Producing things, whether they be for work or art, shapes into a person who has something valuable to offer to others. As you can imagine, this makes you a person that attracts people.

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It’s difficult to admit, but our relationships with others are conditional to a point. We favor those who enrich our lives. You can be that person if you start putting in the effort necessary to create something no one else has.

1. Be self-aware.

Start looking at yourself as a whole and identify your strengths, as well as your weaknesses. If you happen to have a lot of confidence, you may be inclined to gloss over the things you say and do that alienate others. But if you start to learn more about yourself, such as how you come off to others and what you instinctively say in certain situations, you’ll start to gain a self-awareness that will further your appreciation for yourself, as well as the people around you.

Recognize the things about you that are different and unique. Accept them and consider them a benefit because you are “you” due to these quirks. If you’re a little weird, don’t feel bad about it. Embrace the weirdness.

Self-awareness leads to other strong concepts that facilitate having a “whole” being, such as integrity. Being honest and consistent shows that you love yourself enough to be real with others, and this is easily the best way to avoid needless conflicts that would otherwise inhibit a strong relationship with someone close to you.

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To sum up, loving yourself is about accepting who you are and what you can strive to be. You don’t have to be complacent about becoming a better person, but you also don’t have to set unrealistic goals for yourself that will never get done. Once you’re at a place where you love yourself, only then are you ready to start giving everyone else more reasons than ever to love you too.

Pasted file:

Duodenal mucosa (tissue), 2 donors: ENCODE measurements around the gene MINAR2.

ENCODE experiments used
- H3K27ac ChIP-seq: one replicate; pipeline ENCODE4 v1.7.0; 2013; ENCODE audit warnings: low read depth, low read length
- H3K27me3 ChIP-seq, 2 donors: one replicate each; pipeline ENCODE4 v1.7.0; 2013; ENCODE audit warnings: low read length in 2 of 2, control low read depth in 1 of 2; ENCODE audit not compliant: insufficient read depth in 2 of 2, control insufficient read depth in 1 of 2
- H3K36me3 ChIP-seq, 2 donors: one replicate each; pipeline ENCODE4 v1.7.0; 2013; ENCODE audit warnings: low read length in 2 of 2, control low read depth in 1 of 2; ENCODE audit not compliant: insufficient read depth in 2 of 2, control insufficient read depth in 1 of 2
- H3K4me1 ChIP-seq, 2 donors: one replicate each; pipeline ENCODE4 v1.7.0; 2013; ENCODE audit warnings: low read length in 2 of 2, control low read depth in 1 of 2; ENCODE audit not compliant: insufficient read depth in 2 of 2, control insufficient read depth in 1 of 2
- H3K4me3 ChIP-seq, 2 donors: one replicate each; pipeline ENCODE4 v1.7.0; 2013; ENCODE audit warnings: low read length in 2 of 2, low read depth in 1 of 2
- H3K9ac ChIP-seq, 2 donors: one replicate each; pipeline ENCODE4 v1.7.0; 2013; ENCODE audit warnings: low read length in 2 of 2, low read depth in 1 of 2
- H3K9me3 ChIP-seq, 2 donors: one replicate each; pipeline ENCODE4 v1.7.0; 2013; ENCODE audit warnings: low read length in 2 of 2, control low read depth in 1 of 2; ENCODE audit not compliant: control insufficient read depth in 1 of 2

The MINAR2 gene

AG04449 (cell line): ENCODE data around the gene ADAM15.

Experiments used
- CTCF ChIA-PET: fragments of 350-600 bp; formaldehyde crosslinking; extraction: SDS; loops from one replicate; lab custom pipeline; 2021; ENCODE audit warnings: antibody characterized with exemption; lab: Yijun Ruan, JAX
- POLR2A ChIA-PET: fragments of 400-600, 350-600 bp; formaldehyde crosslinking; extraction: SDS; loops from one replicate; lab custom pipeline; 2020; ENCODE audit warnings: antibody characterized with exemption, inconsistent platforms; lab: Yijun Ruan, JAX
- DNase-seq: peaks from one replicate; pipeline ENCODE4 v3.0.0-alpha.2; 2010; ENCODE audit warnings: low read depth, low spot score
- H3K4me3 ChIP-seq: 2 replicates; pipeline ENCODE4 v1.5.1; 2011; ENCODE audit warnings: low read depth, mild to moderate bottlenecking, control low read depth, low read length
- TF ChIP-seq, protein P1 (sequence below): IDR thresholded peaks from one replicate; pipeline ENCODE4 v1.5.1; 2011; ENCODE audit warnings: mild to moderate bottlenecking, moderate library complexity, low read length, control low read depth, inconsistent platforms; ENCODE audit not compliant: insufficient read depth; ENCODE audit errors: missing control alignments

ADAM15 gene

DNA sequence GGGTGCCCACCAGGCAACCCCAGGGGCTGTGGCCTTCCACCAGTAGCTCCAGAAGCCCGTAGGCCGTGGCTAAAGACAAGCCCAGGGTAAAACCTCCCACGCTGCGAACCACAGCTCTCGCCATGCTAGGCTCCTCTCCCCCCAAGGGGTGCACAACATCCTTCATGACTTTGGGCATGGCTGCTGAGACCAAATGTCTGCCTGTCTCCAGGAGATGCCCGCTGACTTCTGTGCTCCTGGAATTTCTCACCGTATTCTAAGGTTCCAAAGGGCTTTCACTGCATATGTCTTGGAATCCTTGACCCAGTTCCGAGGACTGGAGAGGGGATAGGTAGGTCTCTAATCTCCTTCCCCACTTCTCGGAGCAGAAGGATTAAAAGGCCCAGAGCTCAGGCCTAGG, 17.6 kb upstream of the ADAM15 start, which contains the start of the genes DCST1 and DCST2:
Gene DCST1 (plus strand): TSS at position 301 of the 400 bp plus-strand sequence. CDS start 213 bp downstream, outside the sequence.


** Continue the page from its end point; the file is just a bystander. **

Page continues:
More by this author

Jon Negroni

An author and blogger who shares about lifestyle advice

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Last Updated on July 20, 2021

How to Overcome the Fear of Public Speaking (A Step-by-Step Guide)

How to Overcome the Fear of Public Speaking (A Step-by-Step Guide)
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You’re standing behind the curtain, just about to make your way on stage to face the many faces half-shrouded in darkness in front of you. As you move towards the spotlight, your body starts to feel heavier with each step. A familiar thump echoes throughout your body – your heartbeat has gone off the charts.

Don’t worry, you’re not the only one with glossophobia(also known as speech anxiety or the fear of speaking to large crowds). Sometimes, the anxiety happens long before you even stand on stage.

Your body’s defence mechanism responds by causing a part of your brain to release adrenaline into your blood – the same chemical that gets released as if you were being chased by a lion.

Here’s a step-by-step guide to help you overcome your fear of public speaking:

1. Prepare yourself mentally and physically

According to experts, we’re built to display anxiety and to recognize it in others. If your body and mind are anxious, your audience will notice. Hence, it’s important to prepare yourself before the big show so that you arrive on stage confident, collected and ready.

“Your outside world is a reflection of your inside world. What goes on in the inside, shows on the outside.” – Bob Proctor

Exercising lightly before a presentation helps get your blood circulating and sends oxygen to the brain. Mental exercises, on the other hand, can help calm the mind and nerves. Here are some useful ways to calm your racing heart when you start to feel the butterflies in your stomach:

Warming up

If you’re nervous, chances are your body will feel the same way. Your body gets tense, your muscles feel tight or you’re breaking in cold sweat. The audience will notice you are nervous.

If you observe that this is exactly what is happening to you minutes before a speech, do a couple of stretches to loosen and relax your body. It’s better to warm up before every speech as it helps to increase the functional potential of the body as a whole. Not only that, it increases muscle efficiency, improves reaction time and your movements.

Here are some exercises to loosen up your body before show time:

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  1. Neck and shoulder rolls – This helps relieve upper body muscle tension and pressure as the rolls focus on rotating the head and shoulders, loosening the muscle. Stress and anxiety can make us rigid within this area which can make you feel agitated, especially when standing.